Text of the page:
A Christian fantasy with a wholesome message and down-on-the-farm twist.


From the Threshold series , Vol. 1

A spiritual adventure balances strong Christian messages of family and faith with the challenges of being a teenager on a farm.

This first installment in the Threshold series introduces 14-year-old Prissie Pomeroy, the only daughter in her family (she has five brothers). Life for Prissie on her family farm is pretty mundane: The highlight of her week is a visit from the friendly letter carrier, Milo. However, one day a heavenly visitor changes everything, especially her interactions with Milo, who turns out to be an angel sent to help deliver her a message. This revelation rocks Prissie’s world, with the appearance of angels testing her deep faith and opening her eyes to the many ethereal beings that surround humankind, including her own guardian angel. Kinde dedicates much of this first volume to laying the foundation for the series and clearly defining the hierarchy of angels, which range from protectors to messengers. Although the tale is short on adventure, the majority of chapters open with a short snippet of text featuring fallen angels that hints of great danger for Prissie in future installments. In tandem with Prissie’s attempts to reconcile her new ethereal companions are her struggles to maintain friendships and deal with growing pains.

A Christian fantasy with a wholesome message and down-on-the-farm twist. (Fantasy. 10-14)

Pub Date: Oct. 1, 2012

ISBN: 978-0-310-72419-3

Page Count: 256

Publisher: Zonderkidz

Review Posted Online: Aug. 29, 2012

Kirkus Reviews Issue: Sept. 15, 2012

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It's 1937, and Anya is becoming accustomed to Shanghai. Her family had to flee Odessa in the night after Papa told that ugly policeman he wouldn't join the Communist Party. Now China is home for her whole family: Papa, Mama (a former opera singer), Mama's parents, Babushka and Dedushka, and baby brother Georgi. In Shanghai's French Quarter, they live Jewish lives as if the Japanese weren't advancing on the city. Anya's biggest worry is the prospect of telling her mother she doesn't want to become an opera singer—until the day she finds a baby in the gutter. Will Mama and Papa let her keep the baby? Anya's Shanghai is richly chaotic, polyglot and packed with refugees. Russian, Yiddish, Hebrew, Mandarin Chinese and Italian pepper the dialogue. Meanwhile, immigrant Anya happily devours her buckwheat piroshki with chopsticks after Papa has recited the Hebrew blessings over the food. The chaos of the prose is less felicitous; characters whisk between conversations without segue. A delightfully textured—but confusingly rushed—glimpse at a little-remembered period of Jewish history. (Historical fiction. 10-12)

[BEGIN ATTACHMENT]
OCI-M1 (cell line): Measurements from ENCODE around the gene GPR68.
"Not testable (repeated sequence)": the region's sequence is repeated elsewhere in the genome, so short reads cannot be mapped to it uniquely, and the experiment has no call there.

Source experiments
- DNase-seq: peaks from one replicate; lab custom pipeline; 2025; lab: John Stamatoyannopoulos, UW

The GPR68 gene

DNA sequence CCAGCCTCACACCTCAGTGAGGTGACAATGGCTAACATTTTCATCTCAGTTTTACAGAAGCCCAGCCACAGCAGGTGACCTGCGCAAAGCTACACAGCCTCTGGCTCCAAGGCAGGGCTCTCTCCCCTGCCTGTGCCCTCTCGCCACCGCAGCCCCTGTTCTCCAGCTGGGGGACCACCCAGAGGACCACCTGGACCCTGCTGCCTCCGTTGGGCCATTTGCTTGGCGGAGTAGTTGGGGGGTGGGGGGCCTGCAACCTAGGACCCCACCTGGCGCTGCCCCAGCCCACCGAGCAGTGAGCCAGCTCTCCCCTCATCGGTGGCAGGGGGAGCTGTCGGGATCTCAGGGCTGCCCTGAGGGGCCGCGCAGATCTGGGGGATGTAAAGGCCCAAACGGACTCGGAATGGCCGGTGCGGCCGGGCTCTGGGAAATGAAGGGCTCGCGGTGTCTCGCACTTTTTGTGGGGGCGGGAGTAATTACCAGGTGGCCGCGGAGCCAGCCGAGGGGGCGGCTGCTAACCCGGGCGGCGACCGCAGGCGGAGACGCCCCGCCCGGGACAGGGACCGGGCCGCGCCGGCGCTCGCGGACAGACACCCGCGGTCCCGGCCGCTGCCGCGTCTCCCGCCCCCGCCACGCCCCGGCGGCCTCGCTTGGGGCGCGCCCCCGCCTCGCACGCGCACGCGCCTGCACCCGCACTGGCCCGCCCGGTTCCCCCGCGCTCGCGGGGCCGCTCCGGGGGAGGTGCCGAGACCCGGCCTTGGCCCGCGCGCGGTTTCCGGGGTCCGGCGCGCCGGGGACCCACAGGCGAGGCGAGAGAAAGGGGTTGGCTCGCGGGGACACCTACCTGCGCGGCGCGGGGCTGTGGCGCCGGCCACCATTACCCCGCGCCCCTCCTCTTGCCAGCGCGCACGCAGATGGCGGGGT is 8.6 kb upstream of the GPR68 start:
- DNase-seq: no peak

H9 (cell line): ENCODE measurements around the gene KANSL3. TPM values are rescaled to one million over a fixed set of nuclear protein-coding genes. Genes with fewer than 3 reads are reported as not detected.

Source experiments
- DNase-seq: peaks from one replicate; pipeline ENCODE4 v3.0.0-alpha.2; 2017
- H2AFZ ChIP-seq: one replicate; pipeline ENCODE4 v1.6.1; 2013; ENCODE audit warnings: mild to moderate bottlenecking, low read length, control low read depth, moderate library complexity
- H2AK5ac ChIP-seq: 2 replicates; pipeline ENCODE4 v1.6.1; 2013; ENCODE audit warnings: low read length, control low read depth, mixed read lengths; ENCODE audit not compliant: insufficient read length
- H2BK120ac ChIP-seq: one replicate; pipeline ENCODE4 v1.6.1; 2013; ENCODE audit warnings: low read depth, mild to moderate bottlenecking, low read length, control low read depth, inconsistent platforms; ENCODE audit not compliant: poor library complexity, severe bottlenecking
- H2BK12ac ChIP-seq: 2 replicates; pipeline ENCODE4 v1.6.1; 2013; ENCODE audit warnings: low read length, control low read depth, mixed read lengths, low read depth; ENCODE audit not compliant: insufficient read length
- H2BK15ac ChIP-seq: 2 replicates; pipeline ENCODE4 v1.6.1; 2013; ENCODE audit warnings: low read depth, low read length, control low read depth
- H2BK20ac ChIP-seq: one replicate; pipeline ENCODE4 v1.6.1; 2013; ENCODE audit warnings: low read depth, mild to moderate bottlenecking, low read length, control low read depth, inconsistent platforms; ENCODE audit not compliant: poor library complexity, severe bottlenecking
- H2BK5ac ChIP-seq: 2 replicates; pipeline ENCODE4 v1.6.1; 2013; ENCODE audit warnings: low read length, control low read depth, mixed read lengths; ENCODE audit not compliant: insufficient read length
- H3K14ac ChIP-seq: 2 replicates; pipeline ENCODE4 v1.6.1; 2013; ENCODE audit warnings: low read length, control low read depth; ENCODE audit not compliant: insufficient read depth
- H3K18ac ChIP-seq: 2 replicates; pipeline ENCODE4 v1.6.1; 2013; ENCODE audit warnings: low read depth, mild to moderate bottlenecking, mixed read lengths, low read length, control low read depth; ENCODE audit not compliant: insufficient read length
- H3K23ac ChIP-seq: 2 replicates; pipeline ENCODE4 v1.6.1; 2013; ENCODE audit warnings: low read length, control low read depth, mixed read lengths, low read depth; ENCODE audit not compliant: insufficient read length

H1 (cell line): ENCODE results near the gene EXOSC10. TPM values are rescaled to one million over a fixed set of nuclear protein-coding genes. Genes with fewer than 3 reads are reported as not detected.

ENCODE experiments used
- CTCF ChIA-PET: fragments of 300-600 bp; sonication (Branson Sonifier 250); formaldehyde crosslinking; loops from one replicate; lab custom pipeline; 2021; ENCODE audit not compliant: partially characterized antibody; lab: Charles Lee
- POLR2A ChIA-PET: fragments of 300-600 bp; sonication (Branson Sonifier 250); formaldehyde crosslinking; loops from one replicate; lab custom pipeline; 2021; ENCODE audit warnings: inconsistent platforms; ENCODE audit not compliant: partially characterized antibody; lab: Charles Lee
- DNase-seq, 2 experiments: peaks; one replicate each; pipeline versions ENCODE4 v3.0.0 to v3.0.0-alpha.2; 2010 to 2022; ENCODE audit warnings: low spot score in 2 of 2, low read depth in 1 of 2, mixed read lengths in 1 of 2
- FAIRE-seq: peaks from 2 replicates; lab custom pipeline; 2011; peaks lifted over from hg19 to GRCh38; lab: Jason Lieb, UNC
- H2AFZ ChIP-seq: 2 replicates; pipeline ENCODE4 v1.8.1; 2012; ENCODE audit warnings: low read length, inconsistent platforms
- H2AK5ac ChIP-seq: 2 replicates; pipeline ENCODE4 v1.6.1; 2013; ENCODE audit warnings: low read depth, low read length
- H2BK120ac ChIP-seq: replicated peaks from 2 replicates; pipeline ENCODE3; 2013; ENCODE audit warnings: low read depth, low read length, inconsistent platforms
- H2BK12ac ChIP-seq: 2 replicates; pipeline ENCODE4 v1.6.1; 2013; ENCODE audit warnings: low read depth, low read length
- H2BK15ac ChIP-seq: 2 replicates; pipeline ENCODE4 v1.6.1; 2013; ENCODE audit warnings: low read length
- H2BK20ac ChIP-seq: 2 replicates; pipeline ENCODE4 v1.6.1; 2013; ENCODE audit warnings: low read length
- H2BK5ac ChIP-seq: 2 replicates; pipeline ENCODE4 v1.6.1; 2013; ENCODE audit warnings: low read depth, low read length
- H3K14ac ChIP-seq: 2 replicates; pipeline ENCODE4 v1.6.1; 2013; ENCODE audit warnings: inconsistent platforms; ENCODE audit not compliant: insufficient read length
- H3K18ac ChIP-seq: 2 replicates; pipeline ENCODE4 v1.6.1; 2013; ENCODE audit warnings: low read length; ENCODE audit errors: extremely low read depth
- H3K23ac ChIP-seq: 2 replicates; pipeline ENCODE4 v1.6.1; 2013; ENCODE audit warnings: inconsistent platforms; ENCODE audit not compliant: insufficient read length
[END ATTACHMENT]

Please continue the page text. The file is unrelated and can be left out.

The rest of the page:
Pub Date: Feb. 1, 2011

ISBN: 978-0-312-37093-0

Page Count: 208

Publisher: Feiwel & Friends

Review Posted Online: Dec. 30, 2010

Kirkus Reviews Issue: Jan. 1, 2011

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Alas, not tight enough to resonate deeply.


From the Rachel Trilogy series , Vol. 3

Rachel Paskar, now 16 in 1905 San Francisco, begins life anew, a refugee with her older sister, brother-in-law, and Menahem, a young boy with whom they escaped from the 1903 Kishinev, Russia, pogrom (Rachel’s Secret, 2012). 

It is a tough life made more complicated by new customs and language. Intertwined with Rachel’s story is that of Sergei, her special friend in Russia, now escaping from a prison sentence in Siberia for fighting the czarist government. Readers explore San Francisco as Rachel and her family learn their way around and begin to make a life. After a long day’s work as a maid, Rachel studies English in a newcomer’s school and does well. She is ambitious, and perhaps as a character she is too nice, almost without faults. Readers will be confident that given time, she will succeed—but not before surviving the ’quake-fire of 1906. The stylistic advantage of having separate chapters about two protagonists, Rachel and Sergei, allows time to pass without detailing what has occurred between events. An added character based on the Jewish-American socialist Anna Strunsky encourages Rachel in her ambition to become a writer but is tangential to the story and disappears from it, one of a number of extraneous details that lessen tension and interfere with what is basically a character study.

Alas, not tight enough to resonate deeply. (historical note, glossary) (Historical fiction. 11-14)

Pub Date: Sept. 15, 2014

ISBN: 978-1-927583-42-5

Page Count: 288

Publisher: Second Story Press

Review Posted Online: July 22, 2014

Kirkus Reviews Issue: Sept. 1, 2014

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